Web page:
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Precarity

It is indeed magical thinking in Gumshoe’s way of thought that any of us humanoids can go about our daily lives within our own false personal protective bubble.

This misbegotten feeling of being insulated or even personally isolated from the long tendrils of violence that have enveloped our present civilized society. Stinking thinking to be sure me hardies.

Nothing is certain and an awful lot of things, occurrences, and happenings can and will appear within the guise of unpredictability. Believe it and live it! Existence has always been precarious.

The saying of being in the wrong place at the wrong time for the hapless (helpless) victim seems all too commonplace nowadays. Boo hoo!

The sad truth based upon four-plus decades of Gumshoe’s law enforcement experience is that the majority of victims are volunteers who failed or feared to act. Period! End of story –contact the next of kin.

The solution is to practice a good sense of situational awareness no matter where you may find yourself. Don’t be oblivious to the obvious.

The shopping mall, at a theater, inside a business, at home, waiting in traffic, walking your dog, picking up fast food, kneeling at church, etc. All soft targets including the so-called “Gun Free Zones”. Don’t make me laugh!

My old long departed Marine Corps D.I., Gunnery Sergeant Peters would hammer into our Parris Island recruit naïve brains the following admonishment:

Take your right hand and grab your right ear. Take your left hand and grab your left ear. Now pull your head out of your asses and wake the #%$& up! A dead Marine is no use to anyone!

The ever-present threat of violence, personal harm, and jeopardy to the well-being of yourself and of your loved ones just may be in front of your nose. A healthy sense of paranoia coupled with a plan of action is a sure path to survival my friends.

Listen to your body clues called intuition. These clues (something or someone just doesn’t feel right) will never lie to you and they have your best interest at heart. Don’t rationalize or minimize! Maximize your God-given survival instinct.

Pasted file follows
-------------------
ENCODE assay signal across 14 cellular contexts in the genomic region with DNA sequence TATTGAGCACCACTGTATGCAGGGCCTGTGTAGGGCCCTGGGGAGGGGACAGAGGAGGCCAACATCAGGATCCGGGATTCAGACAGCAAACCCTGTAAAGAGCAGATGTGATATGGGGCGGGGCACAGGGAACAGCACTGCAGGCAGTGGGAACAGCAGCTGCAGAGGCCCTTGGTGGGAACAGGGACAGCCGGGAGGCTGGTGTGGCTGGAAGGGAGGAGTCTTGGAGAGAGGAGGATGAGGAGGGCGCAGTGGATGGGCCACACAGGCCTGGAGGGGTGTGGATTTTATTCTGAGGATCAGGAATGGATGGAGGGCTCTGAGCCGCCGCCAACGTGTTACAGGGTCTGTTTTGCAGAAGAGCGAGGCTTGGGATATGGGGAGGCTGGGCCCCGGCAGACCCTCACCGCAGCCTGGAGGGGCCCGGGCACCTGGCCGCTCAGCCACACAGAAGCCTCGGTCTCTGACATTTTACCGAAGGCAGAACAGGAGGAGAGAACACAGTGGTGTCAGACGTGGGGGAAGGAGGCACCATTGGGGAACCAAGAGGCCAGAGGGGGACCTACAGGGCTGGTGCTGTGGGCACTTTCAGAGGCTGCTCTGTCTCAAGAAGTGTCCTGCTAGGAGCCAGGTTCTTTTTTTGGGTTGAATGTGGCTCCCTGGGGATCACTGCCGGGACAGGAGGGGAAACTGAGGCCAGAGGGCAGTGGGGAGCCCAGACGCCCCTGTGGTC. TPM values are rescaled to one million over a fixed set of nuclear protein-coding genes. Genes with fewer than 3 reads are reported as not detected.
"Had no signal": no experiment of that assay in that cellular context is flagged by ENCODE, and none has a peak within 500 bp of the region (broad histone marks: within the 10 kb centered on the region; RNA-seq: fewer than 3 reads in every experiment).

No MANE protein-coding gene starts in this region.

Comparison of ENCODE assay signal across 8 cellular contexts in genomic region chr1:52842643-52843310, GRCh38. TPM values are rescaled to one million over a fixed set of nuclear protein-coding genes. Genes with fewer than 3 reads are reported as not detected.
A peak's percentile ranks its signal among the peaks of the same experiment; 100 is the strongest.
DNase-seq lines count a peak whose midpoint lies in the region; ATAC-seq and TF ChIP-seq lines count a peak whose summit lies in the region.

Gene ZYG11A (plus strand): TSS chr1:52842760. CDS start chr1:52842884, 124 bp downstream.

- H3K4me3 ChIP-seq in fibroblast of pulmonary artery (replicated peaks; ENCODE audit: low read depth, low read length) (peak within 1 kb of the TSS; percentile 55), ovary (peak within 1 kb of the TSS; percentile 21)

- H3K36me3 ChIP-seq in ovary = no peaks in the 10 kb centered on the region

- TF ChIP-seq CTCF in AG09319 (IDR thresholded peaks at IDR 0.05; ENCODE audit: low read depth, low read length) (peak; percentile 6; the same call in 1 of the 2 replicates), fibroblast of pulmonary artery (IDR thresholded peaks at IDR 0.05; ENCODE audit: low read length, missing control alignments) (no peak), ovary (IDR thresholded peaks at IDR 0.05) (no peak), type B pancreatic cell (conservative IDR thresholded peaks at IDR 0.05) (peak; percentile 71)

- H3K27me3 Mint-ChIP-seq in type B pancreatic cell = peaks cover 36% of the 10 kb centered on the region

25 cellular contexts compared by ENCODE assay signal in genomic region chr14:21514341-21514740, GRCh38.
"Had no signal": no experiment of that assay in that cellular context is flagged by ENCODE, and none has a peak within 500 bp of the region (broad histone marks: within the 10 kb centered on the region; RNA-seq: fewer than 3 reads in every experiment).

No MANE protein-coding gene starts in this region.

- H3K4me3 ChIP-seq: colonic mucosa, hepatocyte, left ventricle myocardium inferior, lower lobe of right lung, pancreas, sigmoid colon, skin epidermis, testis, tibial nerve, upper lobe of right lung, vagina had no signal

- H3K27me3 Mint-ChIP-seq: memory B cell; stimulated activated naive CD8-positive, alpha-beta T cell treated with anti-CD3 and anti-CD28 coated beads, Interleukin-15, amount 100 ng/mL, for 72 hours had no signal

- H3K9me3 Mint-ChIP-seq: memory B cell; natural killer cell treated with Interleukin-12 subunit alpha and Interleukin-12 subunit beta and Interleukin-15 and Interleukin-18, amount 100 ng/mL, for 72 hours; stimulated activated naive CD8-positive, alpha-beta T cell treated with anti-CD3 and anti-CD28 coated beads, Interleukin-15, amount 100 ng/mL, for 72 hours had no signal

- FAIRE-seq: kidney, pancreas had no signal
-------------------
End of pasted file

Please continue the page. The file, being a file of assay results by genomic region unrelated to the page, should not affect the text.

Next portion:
Fight or flight is our factory-installed default for survival. Freeze is never a good option unless you want to be a chalk outline on the pavement. Be aware of your sixth sense for survival and act upon it as if your life depended upon it — it does!

Now repeat after me, “Grab your right ear . ..”

Remember to love the ones who love you and really try to love the ones who don’t.


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Danny Pitocco
Danny Pitocco
RETIRED (as a Detective with the Snohomish County Sherriff’s Department, Washington State), Danny has over forty years of law enforcement experience across city, county, state and federal levels of government, including service as a Special Agent for the DEA, US Department of Justice. He’s a decorated law enforcement veteran, and recipient of the "Detective of the Year" award for Snohomish County, Danny is a certified composite artist and has testified as an expert witness in the field of narcotics and modus operandi of particular crimes in state and federal courts in California, and has given testimony before federal grand juries. Danny served four years of active duty in the US Marine Corps and loves Jesus as his personal savior.

7 COMMENTS

  1. Great article babe, worth every word! Times have changed. Where one use to walk out of their home and think nothing of danger, now that is the first thing that enters the mind. One of the things I learned as a young child that I am great full for is a sense of awareness that followed me into police work and saved my life a few times over.

  2. Danny: We, of a certain age, grew up in an era where we assumed we were safe. We saw no reason to lock our doors, or to even remove our keys from the car. Today we must assume that we are not safe, any where, or at any time. It is hard for us to make such a radical transition, but we must. As you note, if we don’t we may well become a chalk outline on a street or in a mall, etc.

  3. A great reminder to us all bro Danny Gumshoe! I maintain that ‘healthy’ paranoia you speak of to this day, thanks to the time I spent walking a variety of prison yards (as a correctional employee, mind you) over the course of my career. The ‘correctional awareness’ one develops by working with inmates translates well into the societal ‘situational awareness’ you mention, and tends to override the “it won’t happen to me” mentality. In the prison environment it was usually not the officers who were fresh out of the academy that made stupid (and sometimes dangerous & costly) mistakes – they were usually too (unhealthily) paranoid to do anything but follow policy to the letter – it was the officer who had done the same thing thousands of times over the years and decided to take a shortcut or ignore a policy who wound up paving the way for an escape or a serious injury. It’s the attitude of complacency that causes someone to park in the rear of a parking lot, not thinking they’ll be exiting the building at dusk. As for me, I still sit with my back to the wall in restaurants!!!

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